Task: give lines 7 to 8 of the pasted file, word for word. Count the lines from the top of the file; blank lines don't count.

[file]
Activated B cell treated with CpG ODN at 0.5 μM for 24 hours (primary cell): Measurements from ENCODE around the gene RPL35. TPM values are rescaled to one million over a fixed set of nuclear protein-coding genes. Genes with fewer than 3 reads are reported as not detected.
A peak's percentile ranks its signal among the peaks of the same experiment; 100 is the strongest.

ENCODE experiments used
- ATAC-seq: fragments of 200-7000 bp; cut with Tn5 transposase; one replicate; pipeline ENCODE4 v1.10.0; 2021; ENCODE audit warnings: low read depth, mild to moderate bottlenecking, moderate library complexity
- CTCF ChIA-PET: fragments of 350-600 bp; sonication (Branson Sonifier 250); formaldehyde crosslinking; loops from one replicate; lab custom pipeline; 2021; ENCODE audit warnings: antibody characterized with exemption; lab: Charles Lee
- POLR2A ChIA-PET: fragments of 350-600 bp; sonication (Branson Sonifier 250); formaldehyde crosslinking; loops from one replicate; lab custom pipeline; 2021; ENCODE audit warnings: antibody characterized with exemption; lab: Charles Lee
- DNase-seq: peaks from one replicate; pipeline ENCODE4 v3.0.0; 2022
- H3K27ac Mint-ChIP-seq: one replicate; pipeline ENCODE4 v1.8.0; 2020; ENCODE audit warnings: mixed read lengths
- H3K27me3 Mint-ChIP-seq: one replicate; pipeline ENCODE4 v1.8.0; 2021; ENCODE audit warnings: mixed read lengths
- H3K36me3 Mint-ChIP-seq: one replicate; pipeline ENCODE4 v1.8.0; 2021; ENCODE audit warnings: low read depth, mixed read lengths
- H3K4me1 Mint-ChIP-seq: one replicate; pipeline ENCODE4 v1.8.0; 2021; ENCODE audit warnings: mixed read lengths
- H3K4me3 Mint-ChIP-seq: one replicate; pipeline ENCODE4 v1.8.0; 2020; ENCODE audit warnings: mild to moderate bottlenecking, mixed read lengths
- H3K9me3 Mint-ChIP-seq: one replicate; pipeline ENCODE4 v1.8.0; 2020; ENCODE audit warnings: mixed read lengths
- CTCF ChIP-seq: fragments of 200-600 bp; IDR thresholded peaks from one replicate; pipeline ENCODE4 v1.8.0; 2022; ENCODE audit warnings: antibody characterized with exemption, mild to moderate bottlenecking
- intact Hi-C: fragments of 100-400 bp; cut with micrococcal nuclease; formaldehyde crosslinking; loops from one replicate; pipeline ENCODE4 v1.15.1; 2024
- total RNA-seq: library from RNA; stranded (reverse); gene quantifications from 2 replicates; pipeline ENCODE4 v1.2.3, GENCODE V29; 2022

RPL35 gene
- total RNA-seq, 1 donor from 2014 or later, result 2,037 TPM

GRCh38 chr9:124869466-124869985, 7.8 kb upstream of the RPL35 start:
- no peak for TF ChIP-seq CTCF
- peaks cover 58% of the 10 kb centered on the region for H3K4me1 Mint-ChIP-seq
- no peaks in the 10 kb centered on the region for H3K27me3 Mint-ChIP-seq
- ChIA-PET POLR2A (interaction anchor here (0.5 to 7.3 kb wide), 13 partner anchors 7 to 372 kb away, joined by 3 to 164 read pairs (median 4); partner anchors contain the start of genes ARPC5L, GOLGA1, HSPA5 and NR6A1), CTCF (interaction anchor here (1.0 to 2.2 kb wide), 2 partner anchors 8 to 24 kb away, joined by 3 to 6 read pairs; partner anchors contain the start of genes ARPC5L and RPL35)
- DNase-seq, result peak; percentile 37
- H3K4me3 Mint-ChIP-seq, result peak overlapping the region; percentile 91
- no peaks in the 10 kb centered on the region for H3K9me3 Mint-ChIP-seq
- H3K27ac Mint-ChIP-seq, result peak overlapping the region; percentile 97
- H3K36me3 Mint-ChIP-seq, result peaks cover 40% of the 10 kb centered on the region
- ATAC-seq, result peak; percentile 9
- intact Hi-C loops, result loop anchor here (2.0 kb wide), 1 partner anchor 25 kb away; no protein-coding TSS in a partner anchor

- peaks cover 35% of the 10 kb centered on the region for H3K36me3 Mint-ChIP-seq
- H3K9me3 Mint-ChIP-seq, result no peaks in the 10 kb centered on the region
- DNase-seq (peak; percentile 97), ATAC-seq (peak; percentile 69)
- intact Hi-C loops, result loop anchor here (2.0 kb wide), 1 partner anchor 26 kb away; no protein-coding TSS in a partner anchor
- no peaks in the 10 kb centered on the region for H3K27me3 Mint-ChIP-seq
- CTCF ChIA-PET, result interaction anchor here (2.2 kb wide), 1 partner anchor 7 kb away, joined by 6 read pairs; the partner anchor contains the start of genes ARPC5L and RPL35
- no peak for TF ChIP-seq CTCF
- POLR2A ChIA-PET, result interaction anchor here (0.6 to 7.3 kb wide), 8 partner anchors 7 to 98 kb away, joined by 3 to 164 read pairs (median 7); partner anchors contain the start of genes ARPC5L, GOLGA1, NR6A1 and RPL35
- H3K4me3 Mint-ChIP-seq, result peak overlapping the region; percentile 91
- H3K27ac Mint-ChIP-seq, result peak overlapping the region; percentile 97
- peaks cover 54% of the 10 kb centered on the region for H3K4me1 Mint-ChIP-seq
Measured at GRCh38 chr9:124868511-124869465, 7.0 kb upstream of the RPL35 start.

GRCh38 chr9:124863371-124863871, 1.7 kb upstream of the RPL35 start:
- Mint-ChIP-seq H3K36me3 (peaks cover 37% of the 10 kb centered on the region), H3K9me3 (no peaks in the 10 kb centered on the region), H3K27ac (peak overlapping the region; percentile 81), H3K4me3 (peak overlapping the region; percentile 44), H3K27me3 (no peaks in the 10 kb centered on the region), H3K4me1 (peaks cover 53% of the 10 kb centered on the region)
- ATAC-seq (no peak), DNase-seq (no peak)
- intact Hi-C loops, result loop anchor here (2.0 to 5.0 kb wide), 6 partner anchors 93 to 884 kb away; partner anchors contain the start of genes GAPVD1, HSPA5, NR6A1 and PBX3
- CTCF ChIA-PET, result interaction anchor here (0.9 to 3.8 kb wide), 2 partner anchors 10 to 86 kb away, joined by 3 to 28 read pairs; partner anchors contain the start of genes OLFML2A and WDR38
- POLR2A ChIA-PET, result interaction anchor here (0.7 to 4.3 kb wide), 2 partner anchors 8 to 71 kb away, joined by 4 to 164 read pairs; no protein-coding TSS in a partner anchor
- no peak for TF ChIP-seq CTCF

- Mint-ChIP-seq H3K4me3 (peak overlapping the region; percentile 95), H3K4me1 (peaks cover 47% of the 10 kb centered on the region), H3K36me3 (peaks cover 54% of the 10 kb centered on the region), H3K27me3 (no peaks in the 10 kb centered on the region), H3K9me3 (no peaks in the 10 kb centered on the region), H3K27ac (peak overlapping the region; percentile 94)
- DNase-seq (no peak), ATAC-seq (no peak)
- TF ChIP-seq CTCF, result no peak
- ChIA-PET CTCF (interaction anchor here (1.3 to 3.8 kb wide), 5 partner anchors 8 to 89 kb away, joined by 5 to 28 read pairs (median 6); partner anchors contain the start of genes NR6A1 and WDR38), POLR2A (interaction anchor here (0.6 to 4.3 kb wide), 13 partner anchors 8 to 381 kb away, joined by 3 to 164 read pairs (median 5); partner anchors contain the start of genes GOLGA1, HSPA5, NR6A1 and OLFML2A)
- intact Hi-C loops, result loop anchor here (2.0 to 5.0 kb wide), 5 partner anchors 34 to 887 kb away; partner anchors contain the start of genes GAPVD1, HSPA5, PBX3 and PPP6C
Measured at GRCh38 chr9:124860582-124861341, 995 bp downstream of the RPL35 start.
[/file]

- DNase-seq: peaks from one replicate; pipeline ENCODE4 v3.0.0; 2022
- H3K27ac Mint-ChIP-seq: one replicate; pipeline ENCODE4 v1.8.0; 2020; ENCODE audit warnings: mixed read lengths